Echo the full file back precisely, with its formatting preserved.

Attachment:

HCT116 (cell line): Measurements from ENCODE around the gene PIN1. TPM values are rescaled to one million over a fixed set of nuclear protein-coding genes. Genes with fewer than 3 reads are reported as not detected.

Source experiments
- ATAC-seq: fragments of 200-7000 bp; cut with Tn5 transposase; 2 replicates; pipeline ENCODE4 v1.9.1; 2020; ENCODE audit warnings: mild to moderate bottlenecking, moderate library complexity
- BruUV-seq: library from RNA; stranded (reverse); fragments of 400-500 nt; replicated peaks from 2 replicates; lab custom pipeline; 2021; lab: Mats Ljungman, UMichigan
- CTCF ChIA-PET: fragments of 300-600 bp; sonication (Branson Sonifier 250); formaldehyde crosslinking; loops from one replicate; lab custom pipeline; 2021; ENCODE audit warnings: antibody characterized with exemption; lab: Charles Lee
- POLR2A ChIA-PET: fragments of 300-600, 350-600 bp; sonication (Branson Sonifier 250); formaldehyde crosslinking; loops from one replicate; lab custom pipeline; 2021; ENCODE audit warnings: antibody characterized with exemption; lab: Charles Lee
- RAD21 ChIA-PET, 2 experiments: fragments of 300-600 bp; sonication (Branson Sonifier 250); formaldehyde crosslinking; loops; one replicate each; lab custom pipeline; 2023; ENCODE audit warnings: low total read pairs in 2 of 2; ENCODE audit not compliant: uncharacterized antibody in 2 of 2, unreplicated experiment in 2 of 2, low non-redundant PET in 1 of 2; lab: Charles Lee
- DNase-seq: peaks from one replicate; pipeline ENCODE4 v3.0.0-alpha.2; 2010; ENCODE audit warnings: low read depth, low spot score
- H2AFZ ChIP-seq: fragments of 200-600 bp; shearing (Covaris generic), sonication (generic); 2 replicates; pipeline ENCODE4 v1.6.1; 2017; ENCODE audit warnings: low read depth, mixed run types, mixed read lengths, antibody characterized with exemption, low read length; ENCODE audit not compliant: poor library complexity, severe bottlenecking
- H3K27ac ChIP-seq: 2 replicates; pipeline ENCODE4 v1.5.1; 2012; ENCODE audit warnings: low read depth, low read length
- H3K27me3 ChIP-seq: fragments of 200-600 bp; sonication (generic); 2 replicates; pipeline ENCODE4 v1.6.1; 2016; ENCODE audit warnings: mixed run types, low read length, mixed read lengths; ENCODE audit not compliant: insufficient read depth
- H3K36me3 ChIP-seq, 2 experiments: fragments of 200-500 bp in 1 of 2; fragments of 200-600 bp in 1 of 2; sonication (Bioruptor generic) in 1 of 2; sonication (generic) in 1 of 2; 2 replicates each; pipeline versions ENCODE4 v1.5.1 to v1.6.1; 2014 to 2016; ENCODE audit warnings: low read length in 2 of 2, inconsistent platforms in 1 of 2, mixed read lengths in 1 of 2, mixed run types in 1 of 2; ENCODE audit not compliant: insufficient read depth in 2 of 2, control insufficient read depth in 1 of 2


HCT116 (cell line): Measurements from ENCODE around the gene PIN1. TPM values are rescaled to one million over a fixed set of nuclear protein-coding genes. Genes with fewer than 3 reads are reported as not detected.

Source experiments
- ATAC-seq: fragments of 200-7000 bp; cut with Tn5 transposase; 2 replicates; pipeline ENCODE4 v1.9.1; 2020; ENCODE audit warnings: mild to moderate bottlenecking, moderate library complexity
- BruUV-seq: library from RNA; stranded (reverse); fragments of 400-500 nt; replicated peaks from 2 replicates; lab custom pipeline; 2021; lab: Mats Ljungman, UMichigan
- CTCF ChIA-PET: fragments of 300-600 bp; sonication (Branson Sonifier 250); formaldehyde crosslinking; loops from one replicate; lab custom pipeline; 2021; ENCODE audit warnings: antibody characterized with exemption; lab: Charles Lee
- POLR2A ChIA-PET: fragments of 300-600, 350-600 bp; sonication (Branson Sonifier 250); formaldehyde crosslinking; loops from one replicate; lab custom pipeline; 2021; ENCODE audit warnings: antibody characterized with exemption; lab: Charles Lee
- RAD21 ChIA-PET, 2 experiments: fragments of 300-600 bp; sonication (Branson Sonifier 250); formaldehyde crosslinking; loops; one replicate each; lab custom pipeline; 2023; ENCODE audit warnings: low total read pairs in 2 of 2; ENCODE audit not compliant: uncharacterized antibody in 2 of 2, unreplicated experiment in 2 of 2, low non-redundant PET in 1 of 2; lab: Charles Lee
- DNase-seq: peaks from one replicate; pipeline ENCODE4 v3.0.0-alpha.2; 2010; ENCODE audit warnings: low read depth, low spot score
- H2AFZ ChIP-seq: fragments of 200-600 bp; shearing (Covaris generic), sonication (generic); 2 replicates; pipeline ENCODE4 v1.6.1; 2017; ENCODE audit warnings: low read depth, mixed run types, mixed read lengths, antibody characterized with exemption, low read length; ENCODE audit not compliant: poor library complexity, severe bottlenecking
- H3K27ac ChIP-seq: 2 replicates; pipeline ENCODE4 v1.5.1; 2012; ENCODE audit warnings: low read depth, low read length
- H3K27me3 ChIP-seq: fragments of 200-600 bp; sonication (generic); 2 replicates; pipeline ENCODE4 v1.6.1; 2016; ENCODE audit warnings: mixed run types, low read length, mixed read lengths; ENCODE audit not compliant: insufficient read depth
- H3K36me3 ChIP-seq, 2 experiments: fragments of 200-500 bp in 1 of 2; fragments of 200-600 bp in 1 of 2; sonication (Bioruptor generic) in 1 of 2; sonication (generic) in 1 of 2; 2 replicates each; pipeline versions ENCODE4 v1.5.1 to v1.6.1; 2014 to 2016; ENCODE audit warnings: low read length in 2 of 2, inconsistent platforms in 1 of 2, mixed read lengths in 1 of 2, mixed run types in 1 of 2; ENCODE audit not compliant: insufficient read depth in 2 of 2, control insufficient read depth in 1 of 2